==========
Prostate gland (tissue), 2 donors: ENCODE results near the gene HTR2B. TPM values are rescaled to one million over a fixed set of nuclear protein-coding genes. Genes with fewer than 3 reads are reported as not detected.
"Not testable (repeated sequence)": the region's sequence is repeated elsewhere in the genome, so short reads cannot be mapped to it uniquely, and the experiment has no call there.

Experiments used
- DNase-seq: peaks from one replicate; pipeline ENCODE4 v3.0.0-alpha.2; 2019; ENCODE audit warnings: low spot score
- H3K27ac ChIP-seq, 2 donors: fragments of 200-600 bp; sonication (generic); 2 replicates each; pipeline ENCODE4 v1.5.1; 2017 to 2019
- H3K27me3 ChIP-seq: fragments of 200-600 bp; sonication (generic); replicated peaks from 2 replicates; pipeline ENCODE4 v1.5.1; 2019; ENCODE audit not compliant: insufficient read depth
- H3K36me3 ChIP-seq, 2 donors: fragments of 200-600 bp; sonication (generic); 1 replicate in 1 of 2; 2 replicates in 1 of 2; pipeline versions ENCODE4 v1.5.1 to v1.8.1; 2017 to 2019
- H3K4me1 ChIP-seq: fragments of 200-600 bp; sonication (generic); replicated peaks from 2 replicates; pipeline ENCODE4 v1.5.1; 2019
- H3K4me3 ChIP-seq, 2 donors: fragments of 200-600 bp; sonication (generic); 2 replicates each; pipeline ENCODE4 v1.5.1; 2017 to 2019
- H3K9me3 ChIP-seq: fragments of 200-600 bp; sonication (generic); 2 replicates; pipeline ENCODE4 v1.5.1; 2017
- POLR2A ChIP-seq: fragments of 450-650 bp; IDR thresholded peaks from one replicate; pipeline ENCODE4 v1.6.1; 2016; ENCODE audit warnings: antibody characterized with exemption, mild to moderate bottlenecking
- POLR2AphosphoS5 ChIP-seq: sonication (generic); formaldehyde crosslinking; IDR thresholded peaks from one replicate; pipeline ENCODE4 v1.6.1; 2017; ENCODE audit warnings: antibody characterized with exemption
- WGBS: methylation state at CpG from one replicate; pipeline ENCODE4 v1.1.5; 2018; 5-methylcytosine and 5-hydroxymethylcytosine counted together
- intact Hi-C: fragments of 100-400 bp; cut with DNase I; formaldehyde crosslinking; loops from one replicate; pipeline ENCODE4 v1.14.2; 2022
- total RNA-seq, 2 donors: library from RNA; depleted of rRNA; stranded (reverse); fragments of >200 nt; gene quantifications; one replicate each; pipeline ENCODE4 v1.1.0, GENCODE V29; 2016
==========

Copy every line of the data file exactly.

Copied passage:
Prostate gland (tissue), 2 donors: ENCODE results near the gene HTR2B. TPM values are rescaled to one million over a fixed set of nuclear protein-coding genes. Genes with fewer than 3 reads are reported as not detected.
"Not testable (repeated sequence)": the region's sequence is repeated elsewhere in the genome, so short reads cannot be mapped to it uniquely, and the experiment has no call there.

Experiments used
- DNase-seq: peaks from one replicate; pipeline ENCODE4 v3.0.0-alpha.2; 2019; ENCODE audit warnings: low spot score
- H3K27ac ChIP-seq, 2 donors: fragments of 200-600 bp; sonication (generic); 2 replicates each; pipeline ENCODE4 v1.5.1; 2017 to 2019
- H3K27me3 ChIP-seq: fragments of 200-600 bp; sonication (generic); replicated peaks from 2 replicates; pipeline ENCODE4 v1.5.1; 2019; ENCODE audit not compliant: insufficient read depth
- H3K36me3 ChIP-seq, 2 donors: fragments of 200-600 bp; sonication (generic); 1 replicate in 1 of 2; 2 replicates in 1 of 2; pipeline versions ENCODE4 v1.5.1 to v1.8.1; 2017 to 2019
- H3K4me1 ChIP-seq: fragments of 200-600 bp; sonication (generic); replicated peaks from 2 replicates; pipeline ENCODE4 v1.5.1; 2019
- H3K4me3 ChIP-seq, 2 donors: fragments of 200-600 bp; sonication (generic); 2 replicates each; pipeline ENCODE4 v1.5.1; 2017 to 2019
- H3K9me3 ChIP-seq: fragments of 200-600 bp; sonication (generic); 2 replicates; pipeline ENCODE4 v1.5.1; 2017
- POLR2A ChIP-seq: fragments of 450-650 bp; IDR thresholded peaks from one replicate; pipeline ENCODE4 v1.6.1; 2016; ENCODE audit warnings: antibody characterized with exemption, mild to moderate bottlenecking
- POLR2AphosphoS5 ChIP-seq: sonication (generic); formaldehyde crosslinking; IDR thresholded peaks from one replicate; pipeline ENCODE4 v1.6.1; 2017; ENCODE audit warnings: antibody characterized with exemption
- WGBS: methylation state at CpG from one replicate; pipeline ENCODE4 v1.1.5; 2018; 5-methylcytosine and 5-hydroxymethylcytosine counted together
- intact Hi-C: fragments of 100-400 bp; cut with DNase I; formaldehyde crosslinking; loops from one replicate; pipeline ENCODE4 v1.14.2; 2022
- total RNA-seq, 2 donors: library from RNA; depleted of rRNA; stranded (reverse); fragments of >200 nt; gene quantifications; one replicate each; pipeline ENCODE4 v1.1.0, GENCODE V29; 2016